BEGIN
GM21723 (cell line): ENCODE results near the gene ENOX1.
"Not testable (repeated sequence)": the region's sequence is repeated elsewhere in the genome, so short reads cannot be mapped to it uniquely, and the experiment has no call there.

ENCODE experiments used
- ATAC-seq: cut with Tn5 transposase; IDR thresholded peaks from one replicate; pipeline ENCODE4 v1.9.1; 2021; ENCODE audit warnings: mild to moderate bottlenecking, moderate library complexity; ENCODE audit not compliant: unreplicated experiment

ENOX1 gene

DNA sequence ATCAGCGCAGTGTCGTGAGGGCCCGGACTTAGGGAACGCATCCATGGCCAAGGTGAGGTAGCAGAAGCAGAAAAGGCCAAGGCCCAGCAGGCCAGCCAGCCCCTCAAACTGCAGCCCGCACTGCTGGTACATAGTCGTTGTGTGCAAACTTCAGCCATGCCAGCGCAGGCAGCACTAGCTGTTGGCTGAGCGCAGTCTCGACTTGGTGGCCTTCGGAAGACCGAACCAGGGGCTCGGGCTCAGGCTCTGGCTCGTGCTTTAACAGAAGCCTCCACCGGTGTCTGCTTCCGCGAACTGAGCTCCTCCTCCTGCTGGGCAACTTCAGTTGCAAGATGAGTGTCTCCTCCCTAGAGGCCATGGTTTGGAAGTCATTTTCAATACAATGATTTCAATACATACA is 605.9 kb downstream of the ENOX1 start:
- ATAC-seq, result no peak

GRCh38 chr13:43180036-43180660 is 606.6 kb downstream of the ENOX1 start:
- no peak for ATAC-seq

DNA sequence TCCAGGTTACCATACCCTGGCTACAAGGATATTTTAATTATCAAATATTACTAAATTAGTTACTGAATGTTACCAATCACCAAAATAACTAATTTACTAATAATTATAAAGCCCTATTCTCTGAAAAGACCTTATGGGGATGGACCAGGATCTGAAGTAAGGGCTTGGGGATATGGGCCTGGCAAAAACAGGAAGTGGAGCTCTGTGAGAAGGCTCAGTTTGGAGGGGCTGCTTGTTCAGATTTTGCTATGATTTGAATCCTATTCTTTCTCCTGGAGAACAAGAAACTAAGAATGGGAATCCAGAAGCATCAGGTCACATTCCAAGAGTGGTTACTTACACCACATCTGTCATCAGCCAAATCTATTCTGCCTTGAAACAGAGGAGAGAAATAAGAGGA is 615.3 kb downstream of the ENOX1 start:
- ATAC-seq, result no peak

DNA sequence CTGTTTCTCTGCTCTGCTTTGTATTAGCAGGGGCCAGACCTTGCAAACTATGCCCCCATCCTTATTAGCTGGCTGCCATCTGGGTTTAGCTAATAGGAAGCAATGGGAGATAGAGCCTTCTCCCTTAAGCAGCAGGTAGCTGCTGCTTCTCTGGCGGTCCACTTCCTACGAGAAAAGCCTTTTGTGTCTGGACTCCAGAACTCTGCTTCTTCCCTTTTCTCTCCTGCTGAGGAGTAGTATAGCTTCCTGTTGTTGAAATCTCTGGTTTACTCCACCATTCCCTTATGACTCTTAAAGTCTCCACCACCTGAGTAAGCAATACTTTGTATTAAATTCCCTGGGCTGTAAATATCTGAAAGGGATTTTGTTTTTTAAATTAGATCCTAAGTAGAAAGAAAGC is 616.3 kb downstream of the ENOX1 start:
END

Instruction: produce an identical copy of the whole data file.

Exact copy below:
GM21723 (cell line): ENCODE results near the gene ENOX1.
"Not testable (repeated sequence)": the region's sequence is repeated elsewhere in the genome, so short reads cannot be mapped to it uniquely, and the experiment has no call there.

ENCODE experiments used
- ATAC-seq: cut with Tn5 transposase; IDR thresholded peaks from one replicate; pipeline ENCODE4 v1.9.1; 2021; ENCODE audit warnings: mild to moderate bottlenecking, moderate library complexity; ENCODE audit not compliant: unreplicated experiment

ENOX1 gene

DNA sequence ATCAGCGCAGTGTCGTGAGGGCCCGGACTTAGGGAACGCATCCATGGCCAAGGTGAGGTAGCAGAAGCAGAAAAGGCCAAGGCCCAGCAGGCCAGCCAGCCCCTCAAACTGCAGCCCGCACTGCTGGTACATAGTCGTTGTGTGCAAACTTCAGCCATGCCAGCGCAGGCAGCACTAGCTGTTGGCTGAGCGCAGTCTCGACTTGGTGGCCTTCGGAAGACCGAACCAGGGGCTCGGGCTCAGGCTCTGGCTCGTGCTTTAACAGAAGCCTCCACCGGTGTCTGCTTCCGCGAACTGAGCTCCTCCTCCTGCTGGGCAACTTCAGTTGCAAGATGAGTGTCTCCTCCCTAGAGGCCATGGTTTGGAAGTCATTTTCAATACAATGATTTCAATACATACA is 605.9 kb downstream of the ENOX1 start:
- ATAC-seq, result no peak

GRCh38 chr13:43180036-43180660 is 606.6 kb downstream of the ENOX1 start:
- no peak for ATAC-seq

DNA sequence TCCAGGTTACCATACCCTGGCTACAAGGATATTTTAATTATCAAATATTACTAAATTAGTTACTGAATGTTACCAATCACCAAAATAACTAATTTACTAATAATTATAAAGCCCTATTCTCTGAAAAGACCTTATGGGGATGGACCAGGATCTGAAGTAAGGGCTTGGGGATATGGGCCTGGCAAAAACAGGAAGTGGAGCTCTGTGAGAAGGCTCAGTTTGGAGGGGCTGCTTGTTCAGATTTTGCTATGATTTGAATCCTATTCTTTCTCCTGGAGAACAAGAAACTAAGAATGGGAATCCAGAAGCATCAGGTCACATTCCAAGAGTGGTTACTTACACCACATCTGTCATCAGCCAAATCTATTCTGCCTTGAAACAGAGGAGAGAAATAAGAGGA is 615.3 kb downstream of the ENOX1 start:
- ATAC-seq, result no peak

DNA sequence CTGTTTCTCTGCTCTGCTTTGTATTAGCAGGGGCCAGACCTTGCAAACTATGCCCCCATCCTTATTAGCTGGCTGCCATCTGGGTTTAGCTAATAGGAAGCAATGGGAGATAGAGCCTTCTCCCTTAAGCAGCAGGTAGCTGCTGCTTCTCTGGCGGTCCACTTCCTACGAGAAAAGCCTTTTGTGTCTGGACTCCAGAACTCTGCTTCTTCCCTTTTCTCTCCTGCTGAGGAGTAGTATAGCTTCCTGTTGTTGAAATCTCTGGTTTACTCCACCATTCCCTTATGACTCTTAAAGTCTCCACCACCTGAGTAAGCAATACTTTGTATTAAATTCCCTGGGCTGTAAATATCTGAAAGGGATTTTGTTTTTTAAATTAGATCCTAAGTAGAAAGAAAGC is 616.3 kb downstream of the ENOX1 start: